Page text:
Gary Smulyan / Dominic Chianese APRIL 4+5 AT KITANO

Subjects for jazz tribute albums have exploded during the last two decades. Almost everything inventive improvisers get their hands on – from Joni Mitchell weepies to Sly Stone anthems – seem to become viable vehicles for group excursions. So don’t bother to raise an eyebrow at Bella Napoli (Capri), a quizzical collabo between New York’s most astute and agile bari player and the octogenarian actor best known as The Sopranos’ Uncle Junior. As they roam around the Canzone Napoletana songbook, their insightful dedication to variety and their animated playing makes this nod to Italian culture one of the more engaging “tribute” discs to come along in a while.

Music director Jeff Lederer can take a bow right at the top. His inspired design sense gives the program an enviable flow.  Interspersing tracks featuring Chianese’s heartfelt tenor with instrumental romps led by Smulyan’s forthright horn, the action is focused and fluid. In the opening slot, the puckish “Funiculi Funicula” sets the tone for much of what’s to come. These familiar themes are tightly arranged, giving the players room to move while utilizing a bit of pop efficiency.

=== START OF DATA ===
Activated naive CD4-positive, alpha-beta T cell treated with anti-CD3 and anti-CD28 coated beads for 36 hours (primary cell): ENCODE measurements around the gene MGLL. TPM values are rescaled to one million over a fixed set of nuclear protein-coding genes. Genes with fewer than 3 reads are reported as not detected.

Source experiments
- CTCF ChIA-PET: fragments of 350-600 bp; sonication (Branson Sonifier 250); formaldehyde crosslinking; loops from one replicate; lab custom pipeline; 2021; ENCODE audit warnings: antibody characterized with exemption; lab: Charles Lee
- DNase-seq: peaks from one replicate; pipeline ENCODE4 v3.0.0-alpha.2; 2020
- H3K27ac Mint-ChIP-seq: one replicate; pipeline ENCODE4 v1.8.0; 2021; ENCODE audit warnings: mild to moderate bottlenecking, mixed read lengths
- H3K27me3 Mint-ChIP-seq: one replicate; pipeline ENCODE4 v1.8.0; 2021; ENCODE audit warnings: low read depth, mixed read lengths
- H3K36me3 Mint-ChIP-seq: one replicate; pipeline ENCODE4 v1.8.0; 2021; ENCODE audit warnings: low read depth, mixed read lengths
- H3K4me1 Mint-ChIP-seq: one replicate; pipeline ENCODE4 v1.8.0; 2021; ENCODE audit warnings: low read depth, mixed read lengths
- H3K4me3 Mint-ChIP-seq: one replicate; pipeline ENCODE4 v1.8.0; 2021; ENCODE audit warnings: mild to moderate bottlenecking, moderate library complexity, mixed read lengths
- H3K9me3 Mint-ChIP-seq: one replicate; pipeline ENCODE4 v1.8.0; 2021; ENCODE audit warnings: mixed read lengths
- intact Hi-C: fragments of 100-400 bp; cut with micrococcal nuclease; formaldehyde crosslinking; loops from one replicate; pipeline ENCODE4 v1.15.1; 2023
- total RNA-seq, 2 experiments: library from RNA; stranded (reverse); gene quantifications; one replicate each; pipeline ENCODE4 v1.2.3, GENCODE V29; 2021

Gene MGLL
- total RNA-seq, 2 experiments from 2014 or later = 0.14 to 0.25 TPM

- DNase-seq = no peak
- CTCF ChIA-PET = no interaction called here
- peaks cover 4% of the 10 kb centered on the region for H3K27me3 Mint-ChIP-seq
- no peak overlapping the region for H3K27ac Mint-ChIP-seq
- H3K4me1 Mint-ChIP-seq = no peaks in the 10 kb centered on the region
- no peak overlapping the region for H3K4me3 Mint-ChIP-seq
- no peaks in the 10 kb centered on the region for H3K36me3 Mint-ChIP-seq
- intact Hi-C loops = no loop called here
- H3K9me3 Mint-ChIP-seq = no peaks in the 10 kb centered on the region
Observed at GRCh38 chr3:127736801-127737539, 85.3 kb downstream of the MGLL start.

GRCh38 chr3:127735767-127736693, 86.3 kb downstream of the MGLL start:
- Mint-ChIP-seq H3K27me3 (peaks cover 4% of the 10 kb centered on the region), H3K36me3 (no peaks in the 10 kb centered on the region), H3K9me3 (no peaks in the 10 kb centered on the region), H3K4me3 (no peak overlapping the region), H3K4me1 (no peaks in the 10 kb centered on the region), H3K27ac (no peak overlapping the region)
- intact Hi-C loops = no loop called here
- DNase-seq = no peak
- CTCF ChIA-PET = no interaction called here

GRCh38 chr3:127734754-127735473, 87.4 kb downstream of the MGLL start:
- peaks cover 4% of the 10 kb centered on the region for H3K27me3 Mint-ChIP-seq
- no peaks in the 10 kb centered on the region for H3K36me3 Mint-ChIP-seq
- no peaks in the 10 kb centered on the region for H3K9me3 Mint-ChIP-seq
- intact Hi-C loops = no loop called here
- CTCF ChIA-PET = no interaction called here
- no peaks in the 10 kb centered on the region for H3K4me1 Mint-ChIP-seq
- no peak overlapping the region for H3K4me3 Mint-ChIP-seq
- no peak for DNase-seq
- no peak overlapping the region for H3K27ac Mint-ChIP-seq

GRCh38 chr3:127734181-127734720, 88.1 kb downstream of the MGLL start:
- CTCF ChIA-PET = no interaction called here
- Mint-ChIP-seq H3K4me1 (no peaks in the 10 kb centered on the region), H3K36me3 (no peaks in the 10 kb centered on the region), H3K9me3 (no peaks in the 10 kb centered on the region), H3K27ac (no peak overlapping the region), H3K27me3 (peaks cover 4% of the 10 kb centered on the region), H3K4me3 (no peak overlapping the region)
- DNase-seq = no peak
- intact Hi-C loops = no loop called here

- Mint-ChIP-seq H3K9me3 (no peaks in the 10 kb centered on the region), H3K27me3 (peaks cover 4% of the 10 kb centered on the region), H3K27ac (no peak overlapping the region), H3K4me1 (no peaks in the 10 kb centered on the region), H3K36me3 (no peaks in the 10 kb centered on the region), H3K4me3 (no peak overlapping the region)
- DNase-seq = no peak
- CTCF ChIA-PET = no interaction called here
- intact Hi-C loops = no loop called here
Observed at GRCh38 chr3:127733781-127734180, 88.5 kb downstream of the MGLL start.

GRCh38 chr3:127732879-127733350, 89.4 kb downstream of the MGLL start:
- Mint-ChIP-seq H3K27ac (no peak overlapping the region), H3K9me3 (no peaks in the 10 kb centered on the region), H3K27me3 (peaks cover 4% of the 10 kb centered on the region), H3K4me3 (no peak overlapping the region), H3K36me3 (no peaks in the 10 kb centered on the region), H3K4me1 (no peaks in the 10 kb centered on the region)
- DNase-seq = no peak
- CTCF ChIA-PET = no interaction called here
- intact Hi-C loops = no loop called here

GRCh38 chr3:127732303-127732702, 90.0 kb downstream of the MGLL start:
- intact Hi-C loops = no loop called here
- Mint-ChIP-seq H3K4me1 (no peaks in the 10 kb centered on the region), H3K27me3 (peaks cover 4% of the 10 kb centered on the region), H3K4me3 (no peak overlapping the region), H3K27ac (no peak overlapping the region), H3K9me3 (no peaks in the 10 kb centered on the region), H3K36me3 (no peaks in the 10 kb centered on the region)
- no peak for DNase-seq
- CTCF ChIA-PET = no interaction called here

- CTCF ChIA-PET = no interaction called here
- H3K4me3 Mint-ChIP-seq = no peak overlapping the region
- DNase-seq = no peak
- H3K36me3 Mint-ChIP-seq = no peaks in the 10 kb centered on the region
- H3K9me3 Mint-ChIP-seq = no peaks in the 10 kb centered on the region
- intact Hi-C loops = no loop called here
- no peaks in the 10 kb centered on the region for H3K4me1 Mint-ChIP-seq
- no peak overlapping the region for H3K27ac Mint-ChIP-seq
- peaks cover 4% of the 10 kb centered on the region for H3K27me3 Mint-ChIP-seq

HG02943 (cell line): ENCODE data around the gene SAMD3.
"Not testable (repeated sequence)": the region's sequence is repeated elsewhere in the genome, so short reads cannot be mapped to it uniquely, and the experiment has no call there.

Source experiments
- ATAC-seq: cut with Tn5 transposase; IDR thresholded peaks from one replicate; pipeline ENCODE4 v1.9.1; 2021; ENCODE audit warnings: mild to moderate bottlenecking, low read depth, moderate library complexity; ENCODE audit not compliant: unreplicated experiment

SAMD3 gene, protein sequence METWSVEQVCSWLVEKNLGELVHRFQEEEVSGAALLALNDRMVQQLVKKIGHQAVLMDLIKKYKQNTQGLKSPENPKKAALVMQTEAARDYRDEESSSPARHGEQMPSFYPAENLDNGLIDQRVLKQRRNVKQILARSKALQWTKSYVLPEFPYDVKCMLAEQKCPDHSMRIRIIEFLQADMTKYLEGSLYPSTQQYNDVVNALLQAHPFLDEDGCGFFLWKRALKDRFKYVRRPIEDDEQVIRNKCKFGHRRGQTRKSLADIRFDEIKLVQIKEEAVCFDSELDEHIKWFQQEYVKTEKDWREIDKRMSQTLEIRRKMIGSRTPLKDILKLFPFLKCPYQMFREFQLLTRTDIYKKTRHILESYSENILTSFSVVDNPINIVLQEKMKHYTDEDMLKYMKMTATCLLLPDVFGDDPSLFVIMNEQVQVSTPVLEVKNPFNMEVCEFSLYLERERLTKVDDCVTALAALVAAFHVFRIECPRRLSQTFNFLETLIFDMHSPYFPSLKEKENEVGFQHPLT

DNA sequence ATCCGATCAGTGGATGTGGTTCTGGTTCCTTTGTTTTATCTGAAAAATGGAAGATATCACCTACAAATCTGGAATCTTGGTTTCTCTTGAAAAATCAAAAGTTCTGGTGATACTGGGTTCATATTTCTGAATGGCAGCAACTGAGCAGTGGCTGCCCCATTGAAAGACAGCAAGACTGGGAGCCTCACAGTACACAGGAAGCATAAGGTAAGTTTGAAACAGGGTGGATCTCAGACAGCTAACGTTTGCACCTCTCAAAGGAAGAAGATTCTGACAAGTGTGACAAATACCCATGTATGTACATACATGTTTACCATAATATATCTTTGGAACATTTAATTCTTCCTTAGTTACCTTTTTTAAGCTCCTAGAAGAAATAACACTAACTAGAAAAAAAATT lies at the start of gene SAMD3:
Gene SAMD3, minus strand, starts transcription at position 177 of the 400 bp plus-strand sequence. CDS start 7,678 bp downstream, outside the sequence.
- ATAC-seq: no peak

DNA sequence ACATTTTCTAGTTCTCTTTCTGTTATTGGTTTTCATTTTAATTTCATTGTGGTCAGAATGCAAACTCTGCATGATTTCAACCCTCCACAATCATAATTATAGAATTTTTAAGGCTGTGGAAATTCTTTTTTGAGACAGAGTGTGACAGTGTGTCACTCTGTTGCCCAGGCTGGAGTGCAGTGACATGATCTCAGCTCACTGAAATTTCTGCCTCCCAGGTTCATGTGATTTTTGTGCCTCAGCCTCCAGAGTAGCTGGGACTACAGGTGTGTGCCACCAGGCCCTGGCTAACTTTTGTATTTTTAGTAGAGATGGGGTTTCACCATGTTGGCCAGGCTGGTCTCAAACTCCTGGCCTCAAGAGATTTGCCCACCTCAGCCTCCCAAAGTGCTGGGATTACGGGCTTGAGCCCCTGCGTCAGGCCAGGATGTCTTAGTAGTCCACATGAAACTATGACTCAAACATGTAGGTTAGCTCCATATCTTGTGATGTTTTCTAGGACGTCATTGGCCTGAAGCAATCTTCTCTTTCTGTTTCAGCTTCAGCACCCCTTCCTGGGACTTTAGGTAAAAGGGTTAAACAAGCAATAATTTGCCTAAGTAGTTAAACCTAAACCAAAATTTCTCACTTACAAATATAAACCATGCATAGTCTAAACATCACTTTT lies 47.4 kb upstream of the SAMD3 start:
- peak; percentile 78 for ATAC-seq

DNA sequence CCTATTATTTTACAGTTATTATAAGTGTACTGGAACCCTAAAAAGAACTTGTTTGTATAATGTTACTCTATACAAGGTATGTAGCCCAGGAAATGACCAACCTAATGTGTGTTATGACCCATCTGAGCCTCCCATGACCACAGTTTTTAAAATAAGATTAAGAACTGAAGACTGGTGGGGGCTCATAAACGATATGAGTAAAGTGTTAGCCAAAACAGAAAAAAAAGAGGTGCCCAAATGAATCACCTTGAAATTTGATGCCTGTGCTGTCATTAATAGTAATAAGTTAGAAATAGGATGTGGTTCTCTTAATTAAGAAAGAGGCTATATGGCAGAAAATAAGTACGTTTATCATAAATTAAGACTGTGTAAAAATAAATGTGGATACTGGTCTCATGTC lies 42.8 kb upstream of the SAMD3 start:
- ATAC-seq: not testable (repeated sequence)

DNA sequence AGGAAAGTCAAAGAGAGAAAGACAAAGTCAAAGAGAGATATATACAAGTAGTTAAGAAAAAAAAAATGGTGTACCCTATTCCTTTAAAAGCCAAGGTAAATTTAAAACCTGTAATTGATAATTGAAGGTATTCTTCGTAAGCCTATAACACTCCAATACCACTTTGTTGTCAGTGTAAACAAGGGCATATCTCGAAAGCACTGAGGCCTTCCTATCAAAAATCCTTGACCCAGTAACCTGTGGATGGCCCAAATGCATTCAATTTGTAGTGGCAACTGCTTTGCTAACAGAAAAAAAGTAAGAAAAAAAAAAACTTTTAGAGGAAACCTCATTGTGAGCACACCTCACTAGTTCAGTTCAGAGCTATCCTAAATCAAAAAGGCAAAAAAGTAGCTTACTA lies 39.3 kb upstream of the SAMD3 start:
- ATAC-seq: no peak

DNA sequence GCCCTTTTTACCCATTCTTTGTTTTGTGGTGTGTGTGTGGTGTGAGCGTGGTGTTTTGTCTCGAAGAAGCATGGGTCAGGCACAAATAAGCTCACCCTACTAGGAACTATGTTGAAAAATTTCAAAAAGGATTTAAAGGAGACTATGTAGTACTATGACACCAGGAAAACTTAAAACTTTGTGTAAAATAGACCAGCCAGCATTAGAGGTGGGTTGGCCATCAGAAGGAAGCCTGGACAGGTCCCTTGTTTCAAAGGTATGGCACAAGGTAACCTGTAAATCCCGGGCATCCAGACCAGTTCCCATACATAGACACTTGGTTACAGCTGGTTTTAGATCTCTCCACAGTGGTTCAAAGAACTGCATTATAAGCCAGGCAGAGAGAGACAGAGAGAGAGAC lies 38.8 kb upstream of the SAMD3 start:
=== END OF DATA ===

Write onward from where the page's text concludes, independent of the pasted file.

The band is culled from the circle of players that surround Matt Wilson, and a few of the pieces are infused with the drummer’s trademark whimsy. Their spin on “Tre Veglia e Sonno” starts tight and then lets a bit of deconstruction in the door – the looser it gets, the jazzier it feels. “O Saracino” doesn’t have that kind of wobble, but its élan comes across just as plainly, and with bassist Martin Wind driving the action, the band gives both Smulyan and Gary Versace (on accordion) plenty of oomph for inspired solos.

Chianese fits in nicely because his approach tilts towards the folky side. Like the disc’s other ballads, “O Sole Mio” is taken seriously, but nonchalance guides the vocal. As Smulyan’s basso lines weave in and out of Chianese’s plaint, the performance becomes more irresistible. There’s bravura to their bromance on this unique album, but its invitation is warm from start to finish.

Kitano

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